NIPOMO, Calif. - A recent rash of break-ins and burglaries in Nipomo has residents concerned. The San Luis Obispo County Sheriff's Department states there have been eight reported break-ins within just the past three days. The number may actually be higher, but according to authorities, many thefts go unreported.
While most of them have involved cars, for the Litten family, they had their house burglarized.
"It's just an awful feeling," said Elsa Litten. "My daughter came in, literally walked into the house crying. She just said mom it feels so awful knowing that a stranger has been in our house."
Litten says the thieves stole an estimated $5,000 worth of items, including valuable electronics and sports memorabilia.
"We work so hard to have these possessions," said Litten. "We all work and try to make an honest living and not for some scumbag to think he could just break into our home and take whatever he wants."
Whoever broke into the house did so by kicking in the front door sometime during the late morning or early afternoon.
"They could have been looking at our routine, seeing what time we leave," said Litten. "That's one thing the Sheriff's did tell us, they probably have been looking and seeing what our routine is, and it probably happened within the half hour after we left."
Across town, the Schultz family was also victimized by thieves earlier the same day. During the middle of the night, the family had each of their four cars broken into.
"They took checkbooks, bills, Fitbits," said Kyna Schultz. "They took my husband's spare key to his truck."
The family's loss totaled several hundred dollars, not to mention the psychological damage.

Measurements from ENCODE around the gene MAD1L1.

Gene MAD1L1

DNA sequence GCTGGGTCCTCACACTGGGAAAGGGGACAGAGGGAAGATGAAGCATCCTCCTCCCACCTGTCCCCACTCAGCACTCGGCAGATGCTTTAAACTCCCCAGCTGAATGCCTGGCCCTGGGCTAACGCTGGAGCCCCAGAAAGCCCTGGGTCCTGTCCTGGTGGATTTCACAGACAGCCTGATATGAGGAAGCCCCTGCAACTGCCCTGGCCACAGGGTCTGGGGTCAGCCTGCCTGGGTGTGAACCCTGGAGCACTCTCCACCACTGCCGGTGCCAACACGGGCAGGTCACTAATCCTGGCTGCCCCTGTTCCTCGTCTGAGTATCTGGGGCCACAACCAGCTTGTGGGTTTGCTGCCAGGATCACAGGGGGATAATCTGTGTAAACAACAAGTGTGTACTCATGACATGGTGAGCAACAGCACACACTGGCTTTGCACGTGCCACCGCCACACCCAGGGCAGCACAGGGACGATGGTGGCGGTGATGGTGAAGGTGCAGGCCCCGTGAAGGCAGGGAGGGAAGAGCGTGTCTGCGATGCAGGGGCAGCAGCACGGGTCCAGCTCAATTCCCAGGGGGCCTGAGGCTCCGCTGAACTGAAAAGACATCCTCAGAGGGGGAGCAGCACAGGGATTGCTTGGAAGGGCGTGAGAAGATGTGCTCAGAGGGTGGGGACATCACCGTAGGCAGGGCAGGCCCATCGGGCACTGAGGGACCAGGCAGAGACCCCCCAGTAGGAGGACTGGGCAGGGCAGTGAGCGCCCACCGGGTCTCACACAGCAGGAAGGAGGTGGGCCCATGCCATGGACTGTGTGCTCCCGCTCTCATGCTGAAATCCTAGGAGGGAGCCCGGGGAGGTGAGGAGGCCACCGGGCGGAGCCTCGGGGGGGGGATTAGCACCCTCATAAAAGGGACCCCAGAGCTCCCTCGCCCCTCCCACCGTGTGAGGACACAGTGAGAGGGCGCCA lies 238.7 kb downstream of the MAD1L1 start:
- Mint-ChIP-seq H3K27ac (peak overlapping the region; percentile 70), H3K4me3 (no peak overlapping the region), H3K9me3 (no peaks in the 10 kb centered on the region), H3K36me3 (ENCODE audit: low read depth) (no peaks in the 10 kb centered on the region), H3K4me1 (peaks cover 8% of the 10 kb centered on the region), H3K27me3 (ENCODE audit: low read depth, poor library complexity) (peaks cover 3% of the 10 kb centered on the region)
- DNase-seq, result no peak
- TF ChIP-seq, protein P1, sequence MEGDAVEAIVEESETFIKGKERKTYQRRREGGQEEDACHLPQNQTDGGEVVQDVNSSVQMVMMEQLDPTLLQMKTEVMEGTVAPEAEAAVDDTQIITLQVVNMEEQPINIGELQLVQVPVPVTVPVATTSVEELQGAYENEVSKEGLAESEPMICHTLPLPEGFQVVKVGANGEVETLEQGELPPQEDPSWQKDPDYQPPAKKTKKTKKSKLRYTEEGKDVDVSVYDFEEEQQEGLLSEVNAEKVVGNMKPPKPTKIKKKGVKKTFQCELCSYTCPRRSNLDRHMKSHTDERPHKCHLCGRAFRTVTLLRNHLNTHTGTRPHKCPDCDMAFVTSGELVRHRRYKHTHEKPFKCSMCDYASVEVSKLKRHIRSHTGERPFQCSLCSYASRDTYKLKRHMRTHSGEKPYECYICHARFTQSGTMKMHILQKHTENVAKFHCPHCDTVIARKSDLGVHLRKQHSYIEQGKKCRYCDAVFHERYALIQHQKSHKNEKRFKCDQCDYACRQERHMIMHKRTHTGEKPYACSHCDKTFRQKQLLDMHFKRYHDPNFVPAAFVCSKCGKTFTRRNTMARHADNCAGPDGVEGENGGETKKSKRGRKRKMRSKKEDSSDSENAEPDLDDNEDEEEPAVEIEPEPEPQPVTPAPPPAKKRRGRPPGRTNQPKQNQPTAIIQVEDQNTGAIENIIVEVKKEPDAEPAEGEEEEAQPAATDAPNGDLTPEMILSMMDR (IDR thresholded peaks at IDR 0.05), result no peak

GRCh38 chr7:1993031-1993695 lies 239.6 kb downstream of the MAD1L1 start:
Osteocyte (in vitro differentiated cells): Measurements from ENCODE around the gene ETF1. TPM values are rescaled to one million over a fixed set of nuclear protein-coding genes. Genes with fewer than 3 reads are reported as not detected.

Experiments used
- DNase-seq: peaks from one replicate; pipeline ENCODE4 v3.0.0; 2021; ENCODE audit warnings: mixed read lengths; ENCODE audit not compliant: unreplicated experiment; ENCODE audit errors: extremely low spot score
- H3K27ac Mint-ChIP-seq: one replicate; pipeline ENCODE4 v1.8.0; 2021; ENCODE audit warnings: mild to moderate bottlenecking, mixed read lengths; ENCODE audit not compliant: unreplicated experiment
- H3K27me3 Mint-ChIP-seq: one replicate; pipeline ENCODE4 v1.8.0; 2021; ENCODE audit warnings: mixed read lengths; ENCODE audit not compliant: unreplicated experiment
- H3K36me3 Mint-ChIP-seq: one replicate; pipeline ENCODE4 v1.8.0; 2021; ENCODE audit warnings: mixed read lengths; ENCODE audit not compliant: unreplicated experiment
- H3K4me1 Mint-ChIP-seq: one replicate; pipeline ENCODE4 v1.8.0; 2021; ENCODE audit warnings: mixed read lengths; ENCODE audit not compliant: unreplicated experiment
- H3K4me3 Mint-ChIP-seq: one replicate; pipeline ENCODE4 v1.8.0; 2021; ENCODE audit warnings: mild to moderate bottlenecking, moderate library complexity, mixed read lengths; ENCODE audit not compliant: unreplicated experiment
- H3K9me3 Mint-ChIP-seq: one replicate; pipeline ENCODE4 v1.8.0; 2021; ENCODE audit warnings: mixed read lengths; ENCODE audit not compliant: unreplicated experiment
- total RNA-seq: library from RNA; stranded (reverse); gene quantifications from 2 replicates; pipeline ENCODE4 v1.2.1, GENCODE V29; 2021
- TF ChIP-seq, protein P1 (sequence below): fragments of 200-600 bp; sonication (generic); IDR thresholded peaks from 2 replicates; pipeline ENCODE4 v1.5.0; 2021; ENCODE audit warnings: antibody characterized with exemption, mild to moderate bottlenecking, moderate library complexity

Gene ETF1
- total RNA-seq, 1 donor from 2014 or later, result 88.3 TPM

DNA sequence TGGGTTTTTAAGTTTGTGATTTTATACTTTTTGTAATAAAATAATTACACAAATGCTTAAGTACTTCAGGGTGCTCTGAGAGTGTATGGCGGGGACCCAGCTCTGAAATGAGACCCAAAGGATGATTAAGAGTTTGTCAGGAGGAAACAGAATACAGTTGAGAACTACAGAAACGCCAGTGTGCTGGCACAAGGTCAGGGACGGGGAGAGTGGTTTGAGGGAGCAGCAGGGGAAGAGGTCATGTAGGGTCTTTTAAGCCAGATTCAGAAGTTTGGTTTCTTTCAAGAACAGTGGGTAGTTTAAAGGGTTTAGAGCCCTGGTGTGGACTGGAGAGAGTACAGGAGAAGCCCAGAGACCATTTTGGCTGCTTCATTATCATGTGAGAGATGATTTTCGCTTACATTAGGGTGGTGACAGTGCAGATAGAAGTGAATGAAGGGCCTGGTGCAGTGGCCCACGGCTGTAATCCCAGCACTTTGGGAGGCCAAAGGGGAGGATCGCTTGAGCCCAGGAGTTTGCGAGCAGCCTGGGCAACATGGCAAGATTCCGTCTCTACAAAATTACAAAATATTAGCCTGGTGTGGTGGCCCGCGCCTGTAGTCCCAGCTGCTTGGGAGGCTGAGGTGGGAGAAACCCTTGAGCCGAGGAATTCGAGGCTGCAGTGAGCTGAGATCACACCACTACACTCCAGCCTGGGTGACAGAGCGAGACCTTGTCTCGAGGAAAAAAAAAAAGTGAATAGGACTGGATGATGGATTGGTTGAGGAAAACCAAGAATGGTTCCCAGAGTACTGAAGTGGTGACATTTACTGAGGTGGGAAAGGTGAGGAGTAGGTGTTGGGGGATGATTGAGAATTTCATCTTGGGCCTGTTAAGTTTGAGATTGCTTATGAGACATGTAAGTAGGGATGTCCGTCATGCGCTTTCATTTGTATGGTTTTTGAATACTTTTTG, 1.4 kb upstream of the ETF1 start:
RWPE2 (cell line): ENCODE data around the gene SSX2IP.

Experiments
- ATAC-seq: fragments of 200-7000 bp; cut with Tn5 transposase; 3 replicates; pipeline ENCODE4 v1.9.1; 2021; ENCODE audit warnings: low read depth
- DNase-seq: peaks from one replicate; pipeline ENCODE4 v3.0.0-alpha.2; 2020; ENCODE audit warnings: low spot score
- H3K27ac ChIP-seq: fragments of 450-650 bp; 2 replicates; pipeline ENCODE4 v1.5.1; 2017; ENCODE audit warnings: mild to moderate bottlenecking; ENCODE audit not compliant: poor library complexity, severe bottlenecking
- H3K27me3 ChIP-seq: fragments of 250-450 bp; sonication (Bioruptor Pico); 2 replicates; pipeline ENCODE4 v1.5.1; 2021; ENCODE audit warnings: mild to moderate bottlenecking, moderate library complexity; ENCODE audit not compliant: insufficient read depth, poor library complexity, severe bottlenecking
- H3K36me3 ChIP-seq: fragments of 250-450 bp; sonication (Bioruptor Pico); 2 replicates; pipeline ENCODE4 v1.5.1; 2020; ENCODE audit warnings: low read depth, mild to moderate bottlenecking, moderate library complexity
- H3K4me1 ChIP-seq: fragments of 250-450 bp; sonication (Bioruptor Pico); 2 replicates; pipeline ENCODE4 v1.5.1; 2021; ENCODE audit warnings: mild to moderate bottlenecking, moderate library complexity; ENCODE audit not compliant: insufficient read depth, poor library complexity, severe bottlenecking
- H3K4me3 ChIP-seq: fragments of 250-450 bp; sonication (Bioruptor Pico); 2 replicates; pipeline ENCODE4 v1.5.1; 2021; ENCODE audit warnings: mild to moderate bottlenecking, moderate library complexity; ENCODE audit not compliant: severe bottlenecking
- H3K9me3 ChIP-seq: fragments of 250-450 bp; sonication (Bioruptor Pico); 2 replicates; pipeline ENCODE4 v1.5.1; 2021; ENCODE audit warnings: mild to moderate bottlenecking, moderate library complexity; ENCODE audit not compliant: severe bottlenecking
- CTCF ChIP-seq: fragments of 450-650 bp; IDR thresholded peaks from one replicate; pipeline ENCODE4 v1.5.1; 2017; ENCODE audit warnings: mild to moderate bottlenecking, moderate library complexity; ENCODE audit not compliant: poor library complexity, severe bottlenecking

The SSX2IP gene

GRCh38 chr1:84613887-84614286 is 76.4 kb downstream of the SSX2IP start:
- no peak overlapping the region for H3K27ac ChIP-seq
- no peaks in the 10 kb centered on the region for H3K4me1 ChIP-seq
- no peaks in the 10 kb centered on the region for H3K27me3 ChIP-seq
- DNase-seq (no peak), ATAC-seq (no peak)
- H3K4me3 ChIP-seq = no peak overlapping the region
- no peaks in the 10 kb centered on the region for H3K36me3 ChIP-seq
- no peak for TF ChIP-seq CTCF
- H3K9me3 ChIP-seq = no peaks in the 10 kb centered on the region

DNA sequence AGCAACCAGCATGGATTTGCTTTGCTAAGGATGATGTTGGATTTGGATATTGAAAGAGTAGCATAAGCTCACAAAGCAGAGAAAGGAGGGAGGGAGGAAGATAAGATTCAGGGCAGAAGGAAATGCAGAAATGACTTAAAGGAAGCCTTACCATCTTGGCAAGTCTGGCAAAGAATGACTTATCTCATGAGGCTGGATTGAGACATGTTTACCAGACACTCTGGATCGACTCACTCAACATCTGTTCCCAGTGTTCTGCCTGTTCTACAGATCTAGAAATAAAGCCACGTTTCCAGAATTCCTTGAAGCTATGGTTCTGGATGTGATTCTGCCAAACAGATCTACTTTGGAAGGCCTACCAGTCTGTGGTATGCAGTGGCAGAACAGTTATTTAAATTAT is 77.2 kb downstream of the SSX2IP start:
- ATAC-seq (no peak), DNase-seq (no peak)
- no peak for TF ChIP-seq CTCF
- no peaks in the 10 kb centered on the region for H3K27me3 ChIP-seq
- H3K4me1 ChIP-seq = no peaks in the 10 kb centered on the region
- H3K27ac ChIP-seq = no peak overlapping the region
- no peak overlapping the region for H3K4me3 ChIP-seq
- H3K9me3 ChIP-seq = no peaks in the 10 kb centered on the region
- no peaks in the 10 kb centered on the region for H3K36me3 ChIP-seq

"It's definitely a feeling of violation" said Schultz. "You don't want to even drive your car. You don't want to touch your steering wheel, where someone has been in your space taking your stuff."
The Sheriff's Department notes most of the thefts have been from unlocked cars, but have also included a couple of "smash and grab" thefts as well, where the window was broken.
The most common items stolen includes wallets, purses and electronics.
"It makes me feel horrible," said Schultz. "We feel safe here, or we felt safe here in this community. Hearing about all these robberies and break-ins and people's homes being broken into, it's definitely a bummer."
Both Schultz and Litten say they've come forward with the hope their experiences can make a positive impact to others in the community by bringing awareness to what's happening and to inspire residents to become vigilant.
"Be aware of our surroundings because people think it won't happen to them, but it can happen to anybody, we learned that lesson," said Litten. "Unfortunately, that's the world we live in. You have to think of your security because there's people out there that are waiting for that chance just to take what belongs to you. They don't care, they didn't work hard for it. We did."
Schultz and Litten each say they will add security systems in the near future with the hope it can deter crime at their residence.
"It's sad that we have to get camera systems to watch and use our security systems, but it seems like that is what even Nipomo is coming to, so lock your cars, lock your houses and protect your valuables," said Schultz.
To also help with prevention, the Sheriff's Department reminds residents to always lock their cars, refrain from leaving valuables in plain sight, or simply remove them all together, plus report any suspicious activity immediately.